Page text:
If you find yourself constantly putting others first and neglecting your own needs, it’s a warning sign. It doesn’t make you a hero, it makes you vulnerable. And trust me, it’s not worth sacrificing your happiness or wellbeing.

You matter. Your dreams matter. Your health matters. Don’t let your niceness rob you of the care and attention you deserve.

7) You often feel emotionally drained

A few years ago, I found myself constantly tired, yet I couldn’t figure out why. I was sleeping well, eating healthy, and exercising regularly. But still, I felt emotionally drained.

It took me a while to realize that it was my constant need to please everyone around me that was sucking the energy out of me. I was giving so much of myself to others that there was hardly anything left for me.

If you’re frequently feeling emotionally exhausted without any apparent reason, do a self-check. Are you spending too much emotional energy on others while neglecting your own emotional needs?

It’s important to keep your emotional tank full. It’s not selfish, it’s self-preservation.

8) People get upset when you can’t help

Here’s a surprising one. You’d think people would be understanding when you’re unable to help them out, right? But sometimes, the opposite happens.

If people get upset or disappointed when you are unable to assist them, it’s a sign that they’ve become too accustomed to your ever-ready helpfulness. They’ve started to see your willingness to help not as a favor, but as an expectation.

This reaction is more about them than you. Don’t let it guilt you into saying yes when you really need or want to say no. Stand firm. Kindness should never be taken for granted.

9) You’re often taken advantage of in relationships

Relationships should be built on mutual respect and understanding. But sometimes, when you’re too nice, you might find yourself being taken for granted.

If you’re always the one making sacrifices, always the one compromising, and always the one going the extra mile without any reciprocation, it’s a red flag.

Relationships are a two-way street. It’s not just about giving, but also about receiving. If you’re giving more than you’re getting, it’s time to have a conversation about balance and respect.

Being nice should never equate to being a doormat. You deserve as much love and respect as you give.

10) You struggle to stand up for yourself

At the end of the day, being too nice often means having a hard time standing up for yourself.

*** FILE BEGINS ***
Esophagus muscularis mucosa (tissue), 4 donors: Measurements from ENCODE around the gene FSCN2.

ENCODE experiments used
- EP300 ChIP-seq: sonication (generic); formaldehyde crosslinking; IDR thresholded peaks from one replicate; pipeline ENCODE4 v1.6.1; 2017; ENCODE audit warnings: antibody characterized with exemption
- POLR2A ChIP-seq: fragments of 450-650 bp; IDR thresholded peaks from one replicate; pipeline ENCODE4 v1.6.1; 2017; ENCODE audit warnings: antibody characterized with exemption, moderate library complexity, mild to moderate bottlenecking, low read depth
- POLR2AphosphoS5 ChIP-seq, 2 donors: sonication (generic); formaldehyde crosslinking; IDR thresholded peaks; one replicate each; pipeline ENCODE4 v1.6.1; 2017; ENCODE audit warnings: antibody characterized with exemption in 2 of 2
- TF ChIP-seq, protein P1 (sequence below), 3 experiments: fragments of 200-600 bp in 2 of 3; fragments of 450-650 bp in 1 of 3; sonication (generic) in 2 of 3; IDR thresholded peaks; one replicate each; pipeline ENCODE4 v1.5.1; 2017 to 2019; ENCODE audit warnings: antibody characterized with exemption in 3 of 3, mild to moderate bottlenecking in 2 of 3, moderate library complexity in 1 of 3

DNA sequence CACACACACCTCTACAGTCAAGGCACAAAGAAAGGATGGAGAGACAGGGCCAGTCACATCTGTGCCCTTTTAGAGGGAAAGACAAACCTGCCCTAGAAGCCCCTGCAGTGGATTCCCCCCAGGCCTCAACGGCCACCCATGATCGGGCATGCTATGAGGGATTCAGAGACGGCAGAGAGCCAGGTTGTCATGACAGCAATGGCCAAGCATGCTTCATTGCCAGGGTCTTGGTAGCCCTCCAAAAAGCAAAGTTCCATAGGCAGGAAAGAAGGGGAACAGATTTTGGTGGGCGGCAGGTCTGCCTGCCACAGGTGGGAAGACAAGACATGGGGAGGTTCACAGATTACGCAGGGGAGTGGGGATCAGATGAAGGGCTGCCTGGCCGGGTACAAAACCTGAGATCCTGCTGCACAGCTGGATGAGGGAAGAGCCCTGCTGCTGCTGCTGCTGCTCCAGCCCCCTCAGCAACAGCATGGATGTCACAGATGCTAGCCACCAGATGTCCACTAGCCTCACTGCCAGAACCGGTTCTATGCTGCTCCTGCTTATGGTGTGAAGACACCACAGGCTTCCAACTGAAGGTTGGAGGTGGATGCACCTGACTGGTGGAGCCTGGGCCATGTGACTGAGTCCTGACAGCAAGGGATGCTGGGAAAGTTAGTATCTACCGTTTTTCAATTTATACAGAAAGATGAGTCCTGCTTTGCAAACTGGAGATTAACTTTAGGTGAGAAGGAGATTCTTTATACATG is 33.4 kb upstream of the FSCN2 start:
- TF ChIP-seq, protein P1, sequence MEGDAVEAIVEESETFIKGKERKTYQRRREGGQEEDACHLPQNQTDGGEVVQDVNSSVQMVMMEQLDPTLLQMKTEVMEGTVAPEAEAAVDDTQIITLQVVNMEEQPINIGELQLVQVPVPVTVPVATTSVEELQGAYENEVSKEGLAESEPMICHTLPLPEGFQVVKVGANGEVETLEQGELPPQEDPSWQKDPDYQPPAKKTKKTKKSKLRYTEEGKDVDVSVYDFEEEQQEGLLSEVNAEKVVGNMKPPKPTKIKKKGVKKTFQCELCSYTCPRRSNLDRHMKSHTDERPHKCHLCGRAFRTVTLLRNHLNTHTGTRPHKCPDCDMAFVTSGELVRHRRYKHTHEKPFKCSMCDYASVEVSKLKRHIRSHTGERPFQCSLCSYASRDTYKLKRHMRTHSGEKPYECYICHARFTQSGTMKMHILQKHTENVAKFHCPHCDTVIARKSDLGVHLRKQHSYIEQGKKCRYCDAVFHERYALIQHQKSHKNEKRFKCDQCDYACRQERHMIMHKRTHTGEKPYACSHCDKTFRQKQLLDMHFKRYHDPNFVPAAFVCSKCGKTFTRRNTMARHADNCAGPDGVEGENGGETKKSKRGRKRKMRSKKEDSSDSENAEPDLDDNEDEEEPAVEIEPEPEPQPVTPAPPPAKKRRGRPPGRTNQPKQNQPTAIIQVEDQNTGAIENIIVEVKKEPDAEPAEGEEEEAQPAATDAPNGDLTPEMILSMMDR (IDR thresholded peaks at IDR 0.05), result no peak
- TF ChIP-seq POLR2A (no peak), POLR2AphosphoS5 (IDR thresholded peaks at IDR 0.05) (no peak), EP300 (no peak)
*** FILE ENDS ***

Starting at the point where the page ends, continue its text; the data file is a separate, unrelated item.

If you find it challenging to assert your opinions, express your feelings, or defend your rights, it’s a clear sign that your niceness is being exploited.

Remember, standing up for yourself doesn’t mean you’re not nice. It means you respect yourself. And when you show respect for yourself, others will follow suit. You are just as important as anyone else. Don’t let your kindness silence your voice.

Final thoughts: It’s about balance

There’s a famous quote by Mahatma Gandhi that says, “The weak can never forgive. Forgiveness is the attribute of the strong.” This quote always resonated with me, especially when it comes to being too nice.

Being kind is not a sign of weakness; on the contrary, it requires strength and courage. However, it’s important to remember that true strength lies in balance.

Being too nice can tip the scales, inviting people to take advantage of your good nature. But maintaining a healthy balance between being kind and standing up for yourself creates a shield of respect around you.

The key is to be kind without compromising your self-respect, to help others without ignoring your own needs, and to forgive without allowing people to walk over you.

Balance is strength. And with this strength, you can continue to spread kindness while also practicing self-love and self-respect.

Remember, being nice is a virtue but never at the cost of your own well-being.

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Lachlan Brown

I’m Lachlan Brown, the founder, and editor of Hack Spirit. I love writing practical articles that help others live a mindful and better life. I have a graduate degree in Psychology and I’ve spent the last 15 years reading and studying all I can about human psychology and practical ways to hack our mindsets. Check out my latest book on the Hidden Secrets of Buddhism and How it Saved My Life. If you want to get in touch with me, hit me up on Facebook or Twitter.